GENTLE SINNERS – the new project from Aidan Moffat (Arab Strap) and James Graham (The Twilight Sad) – announce their debut album, These Actions Cannot Be Undone

GENTLE SINNERS - the new project from Aidan Moffat (Arab Strap) and James Graham (The Twilight Sad) - announce their debut album, These Actions Cannot Be Undone 1
Photo credit: Gentle Sinners

Today, Gentle Sinners – the new project from Aidan Moffat (Arab Strap) and James Graham (The Twilight Sad) – announce their debut album, These Actions Cannot Be Undone. It’s released May 13th digitally and on CD, with a vinyl edition to follow in September, via Rock Action.

The news comes accompanied by a new single ‘Face To Fire (After Nyman)’, which builds from a swirling synth figure into a fuzzed-out behemoth anchored around Graham’s repeated “fearlessly terrified” oxymoron and a central plea of “tell me what’s wrong inside of me.” Moffat, who’s on music and production duties across the album, matches Graham punch-for-punch with swathes of orchestration and playful guitar lines that elevate proceedings to a place of euphoria that transcends the song’s anxious core.

Of the track, Graham writes: “I wrote ‘Face to Fire’ the night Aidan sent over the music for it, I recorded it the next day. I had written down the words “fearlessly terrified” on my phone a couple of days before. My anxiety had started to take over again – throughout my life I’ve been so scared of simple interactions with people yet I’m able to project my innermost feelings to the world on a regular basis. It doesn’t make sense to me. I’d been feeling physically ill for a few years, tired all the time and I had tried everything to feel better with no success.”

Listen to ‘Face To Fire (After Nyman)’ – BELOW:

“Fearlessly terrified,” in fact, is a pretty apt summation of These Actions Cannot Be Undone as a whole: across its ten tracks, Moffat and Graham navigate themes of mental health, medication, love, the abuse of power, lies, accountability, defiance and hope, but with the results equally exhilarating, singular and playful. Not surprising when you consider the duo draw their name from a bawdy phrase in Romeo & Juliet but twist it into a knowing double-meaning. As Moffat explains: “‘Gentle sin’ is a wee phrase I’ve always liked. In the play it’s part of a flirtatious kiss, where the rules of etiquette are broken with a cheeky wink, sort of like a Shakespearean Sid James moment. But with a different kind of sinning in mind, I thought it really suited the songs we were making too, i.e. mistakes and disasters without pity or malice.”

The pair, who’ve been friends for years, can trace the roots of Gentle Sinners back to the dark days of February 2021 when the UK was in the thick of its third lockdown, case numbers remaining sky-high and the future of live music persistently precarious. Graham was in the throes of uprooting his life in his long-term residence of Glasgow to move to North-East Scotland but met Moffat shortly before upping sticks. He recalls:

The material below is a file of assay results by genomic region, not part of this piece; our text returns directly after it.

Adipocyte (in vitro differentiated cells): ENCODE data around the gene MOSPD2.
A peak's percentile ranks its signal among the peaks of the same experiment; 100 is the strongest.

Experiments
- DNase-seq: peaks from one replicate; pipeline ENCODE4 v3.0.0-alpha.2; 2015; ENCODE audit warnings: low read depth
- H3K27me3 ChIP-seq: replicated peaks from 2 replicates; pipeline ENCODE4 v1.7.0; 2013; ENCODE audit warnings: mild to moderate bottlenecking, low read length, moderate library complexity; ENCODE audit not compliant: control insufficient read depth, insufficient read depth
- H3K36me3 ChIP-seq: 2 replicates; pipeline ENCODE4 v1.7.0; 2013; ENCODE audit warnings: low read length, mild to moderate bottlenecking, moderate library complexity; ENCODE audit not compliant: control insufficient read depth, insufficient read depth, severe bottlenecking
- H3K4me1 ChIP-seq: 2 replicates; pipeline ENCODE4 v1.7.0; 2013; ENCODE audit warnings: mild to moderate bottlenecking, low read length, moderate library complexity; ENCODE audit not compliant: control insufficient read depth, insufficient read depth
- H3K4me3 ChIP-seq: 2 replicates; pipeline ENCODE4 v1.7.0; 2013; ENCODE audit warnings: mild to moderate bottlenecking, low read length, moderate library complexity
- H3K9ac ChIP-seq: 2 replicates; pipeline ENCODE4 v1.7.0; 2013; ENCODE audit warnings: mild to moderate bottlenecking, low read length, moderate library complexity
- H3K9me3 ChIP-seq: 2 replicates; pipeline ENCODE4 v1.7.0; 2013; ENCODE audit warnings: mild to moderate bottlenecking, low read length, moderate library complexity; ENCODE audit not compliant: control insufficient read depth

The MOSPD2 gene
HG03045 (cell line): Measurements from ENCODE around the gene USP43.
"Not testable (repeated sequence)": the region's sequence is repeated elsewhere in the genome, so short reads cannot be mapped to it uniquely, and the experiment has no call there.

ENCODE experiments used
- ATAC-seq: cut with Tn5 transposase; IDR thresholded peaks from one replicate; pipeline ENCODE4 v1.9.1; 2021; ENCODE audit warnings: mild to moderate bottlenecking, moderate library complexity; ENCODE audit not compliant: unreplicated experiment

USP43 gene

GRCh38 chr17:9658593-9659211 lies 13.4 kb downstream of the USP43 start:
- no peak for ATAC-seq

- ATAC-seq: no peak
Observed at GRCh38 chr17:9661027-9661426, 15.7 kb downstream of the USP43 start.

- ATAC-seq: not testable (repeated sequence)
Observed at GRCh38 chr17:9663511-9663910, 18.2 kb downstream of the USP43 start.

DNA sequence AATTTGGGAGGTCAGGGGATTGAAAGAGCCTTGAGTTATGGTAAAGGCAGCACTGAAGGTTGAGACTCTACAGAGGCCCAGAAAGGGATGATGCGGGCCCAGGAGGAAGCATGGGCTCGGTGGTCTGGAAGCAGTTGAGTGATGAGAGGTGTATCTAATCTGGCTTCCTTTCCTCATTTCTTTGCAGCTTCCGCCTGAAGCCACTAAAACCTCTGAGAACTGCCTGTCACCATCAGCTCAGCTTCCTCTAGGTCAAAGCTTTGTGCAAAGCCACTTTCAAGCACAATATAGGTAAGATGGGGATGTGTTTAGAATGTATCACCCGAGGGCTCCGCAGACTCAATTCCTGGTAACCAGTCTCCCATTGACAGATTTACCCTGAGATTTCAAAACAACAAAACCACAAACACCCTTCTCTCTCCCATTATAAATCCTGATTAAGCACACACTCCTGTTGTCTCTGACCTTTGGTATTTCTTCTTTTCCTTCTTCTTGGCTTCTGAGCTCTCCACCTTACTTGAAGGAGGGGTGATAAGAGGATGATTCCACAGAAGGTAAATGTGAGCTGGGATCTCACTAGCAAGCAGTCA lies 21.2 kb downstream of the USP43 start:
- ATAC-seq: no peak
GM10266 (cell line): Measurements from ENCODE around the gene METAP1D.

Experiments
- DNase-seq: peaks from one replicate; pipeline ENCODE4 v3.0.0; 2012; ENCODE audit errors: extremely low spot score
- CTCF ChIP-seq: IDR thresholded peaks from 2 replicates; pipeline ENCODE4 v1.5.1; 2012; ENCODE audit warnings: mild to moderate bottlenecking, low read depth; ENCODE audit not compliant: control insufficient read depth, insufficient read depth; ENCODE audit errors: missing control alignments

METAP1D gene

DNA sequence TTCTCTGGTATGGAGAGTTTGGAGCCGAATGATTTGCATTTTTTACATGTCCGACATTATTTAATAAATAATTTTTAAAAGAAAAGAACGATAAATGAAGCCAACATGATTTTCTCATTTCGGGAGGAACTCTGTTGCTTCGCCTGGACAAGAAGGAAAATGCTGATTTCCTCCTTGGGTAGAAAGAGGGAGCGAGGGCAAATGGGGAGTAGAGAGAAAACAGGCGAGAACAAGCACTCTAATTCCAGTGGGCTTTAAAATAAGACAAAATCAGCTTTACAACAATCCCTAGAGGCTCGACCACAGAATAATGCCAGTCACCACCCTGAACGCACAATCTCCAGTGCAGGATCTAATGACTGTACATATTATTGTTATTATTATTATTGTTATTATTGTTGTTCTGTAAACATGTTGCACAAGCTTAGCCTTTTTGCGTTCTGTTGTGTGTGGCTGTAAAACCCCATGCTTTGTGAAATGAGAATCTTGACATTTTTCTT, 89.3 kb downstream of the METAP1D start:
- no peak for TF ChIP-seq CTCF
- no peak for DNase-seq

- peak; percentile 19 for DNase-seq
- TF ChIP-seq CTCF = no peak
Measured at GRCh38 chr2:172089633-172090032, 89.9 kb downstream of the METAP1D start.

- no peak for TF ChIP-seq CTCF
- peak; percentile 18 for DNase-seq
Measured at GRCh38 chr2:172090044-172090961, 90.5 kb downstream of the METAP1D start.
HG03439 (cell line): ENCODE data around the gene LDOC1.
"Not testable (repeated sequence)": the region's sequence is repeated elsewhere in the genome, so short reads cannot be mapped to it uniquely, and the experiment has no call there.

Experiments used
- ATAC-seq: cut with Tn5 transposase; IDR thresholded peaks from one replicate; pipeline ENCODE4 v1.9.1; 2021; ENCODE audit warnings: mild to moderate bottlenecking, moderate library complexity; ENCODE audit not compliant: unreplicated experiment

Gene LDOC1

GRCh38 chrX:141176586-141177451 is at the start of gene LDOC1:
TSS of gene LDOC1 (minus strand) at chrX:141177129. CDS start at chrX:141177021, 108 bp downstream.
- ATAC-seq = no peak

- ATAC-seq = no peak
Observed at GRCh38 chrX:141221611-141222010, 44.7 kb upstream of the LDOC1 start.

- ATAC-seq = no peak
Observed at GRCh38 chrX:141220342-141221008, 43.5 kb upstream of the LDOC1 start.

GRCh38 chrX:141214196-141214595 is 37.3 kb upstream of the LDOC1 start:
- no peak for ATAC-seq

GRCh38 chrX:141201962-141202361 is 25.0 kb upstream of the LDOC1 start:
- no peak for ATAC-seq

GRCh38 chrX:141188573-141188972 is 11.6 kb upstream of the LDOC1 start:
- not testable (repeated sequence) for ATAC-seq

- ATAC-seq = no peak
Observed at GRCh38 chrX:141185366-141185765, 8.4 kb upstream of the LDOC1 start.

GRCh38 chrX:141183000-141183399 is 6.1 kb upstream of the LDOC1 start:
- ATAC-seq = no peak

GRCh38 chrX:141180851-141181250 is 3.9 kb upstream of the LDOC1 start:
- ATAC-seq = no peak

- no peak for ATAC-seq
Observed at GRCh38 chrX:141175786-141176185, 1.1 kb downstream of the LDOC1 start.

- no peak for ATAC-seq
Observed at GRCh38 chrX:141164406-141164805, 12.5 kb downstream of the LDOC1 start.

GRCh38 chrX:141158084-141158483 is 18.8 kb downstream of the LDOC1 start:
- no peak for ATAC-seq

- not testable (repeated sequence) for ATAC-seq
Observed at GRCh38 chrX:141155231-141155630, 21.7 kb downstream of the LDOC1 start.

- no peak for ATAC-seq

“A couple of days before I left Aidan and I met up and walked around Queens Park. I mentioned to him I wanted to do something outside of the band but had no idea on how to go about it. I wasn’t expecting him to suggest working together, I was just looking for some advice as I’ve loved everything he’s done in his solo career. Hearing what he’d done inside and outside of Arab Strap, I could see that they both complimented each other and helped him exercise different ways of writing. I wanted that. I wanted to try new things, I wanted to see what else was inside me. He suggested we work together and that he had some music he could send me. I said yes straight away.”

This sentiment of pursuing new creative avenues is echoed by Moffat, “I really wanted to try something I’d never done before, which is make music for other people to sing to, and that sort of became a theme of the album,” he offers. “If we hadn’t done it before, we should definitely do it now. So you can hear a lot more range in James’s voice than usual, for instance.” With the pair having – as Moffat puts it – “no idea whether or when we’d play live again, or when any of our other bands’ next plans could happen,” they immersed themselves in a process of writing remotely. Sending music and vocal tracks back and forth, the duo worked quickly and built a defiant, explorative set of songs that stands quite apart from their esteemed work with Arab Strap and The Twilight Sad.

“The subject matter was hard but writing it was easy,” Graham summarises. “Working with Aidan has been a dream. Most of these songs were written and recorded within days. It all just came very naturally and I never questioned the words or the feelings that came out of me.” Fearlessly terrified, indeed.

Gentle Sinners

Gentle Sinners – These Actions Cannot Be Undone // Rock Action – 13/05/22

1. Waiting For Nothing
2. Killing This Time
3. Let Them Rot (ft. AKG)
4. The Cries
5. Date & Sign
6. Rent Free
7. Shores of Anhedonia
8. Face To Fire (After Nyman)
9. Don’t Say Goodnight
10. Landfill

Xsnoize Author
Mark Millar is the founder of XS Noize and looks after the daily running of the website as well as conducting interviews for the XS Noize Podcast. Mark's favourite album is Achtung Baby by U2.

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